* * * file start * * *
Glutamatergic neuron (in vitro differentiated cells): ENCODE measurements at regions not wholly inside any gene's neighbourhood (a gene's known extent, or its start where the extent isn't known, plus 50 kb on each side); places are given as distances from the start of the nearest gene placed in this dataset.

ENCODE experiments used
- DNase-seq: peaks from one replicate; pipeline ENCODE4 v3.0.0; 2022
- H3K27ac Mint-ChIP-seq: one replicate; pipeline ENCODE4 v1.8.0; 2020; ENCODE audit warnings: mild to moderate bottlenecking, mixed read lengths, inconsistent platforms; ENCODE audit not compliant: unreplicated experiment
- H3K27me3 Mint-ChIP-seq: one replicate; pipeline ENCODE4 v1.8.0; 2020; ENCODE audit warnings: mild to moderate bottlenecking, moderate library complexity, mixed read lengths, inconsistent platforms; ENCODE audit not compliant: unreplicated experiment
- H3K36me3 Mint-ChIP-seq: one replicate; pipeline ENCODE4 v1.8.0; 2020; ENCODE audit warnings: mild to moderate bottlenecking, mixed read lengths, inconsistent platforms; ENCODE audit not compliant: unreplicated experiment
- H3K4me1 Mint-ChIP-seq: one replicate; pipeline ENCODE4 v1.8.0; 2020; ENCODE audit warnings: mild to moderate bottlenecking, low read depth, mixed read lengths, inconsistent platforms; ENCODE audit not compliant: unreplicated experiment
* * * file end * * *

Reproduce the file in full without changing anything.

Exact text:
Glutamatergic neuron (in vitro differentiated cells): ENCODE measurements at regions not wholly inside any gene's neighbourhood (a gene's known extent, or its start where the extent isn't known, plus 50 kb on each side); places are given as distances from the start of the nearest gene placed in this dataset.

ENCODE experiments used
- DNase-seq: peaks from one replicate; pipeline ENCODE4 v3.0.0; 2022
- H3K27ac Mint-ChIP-seq: one replicate; pipeline ENCODE4 v1.8.0; 2020; ENCODE audit warnings: mild to moderate bottlenecking, mixed read lengths, inconsistent platforms; ENCODE audit not compliant: unreplicated experiment
- H3K27me3 Mint-ChIP-seq: one replicate; pipeline ENCODE4 v1.8.0; 2020; ENCODE audit warnings: mild to moderate bottlenecking, moderate library complexity, mixed read lengths, inconsistent platforms; ENCODE audit not compliant: unreplicated experiment
- H3K36me3 Mint-ChIP-seq: one replicate; pipeline ENCODE4 v1.8.0; 2020; ENCODE audit warnings: mild to moderate bottlenecking, mixed read lengths, inconsistent platforms; ENCODE audit not compliant: unreplicated experiment
- H3K4me1 Mint-ChIP-seq: one replicate; pipeline ENCODE4 v1.8.0; 2020; ENCODE audit warnings: mild to moderate bottlenecking, low read depth, mixed read lengths, inconsistent platforms; ENCODE audit not compliant: unreplicated experiment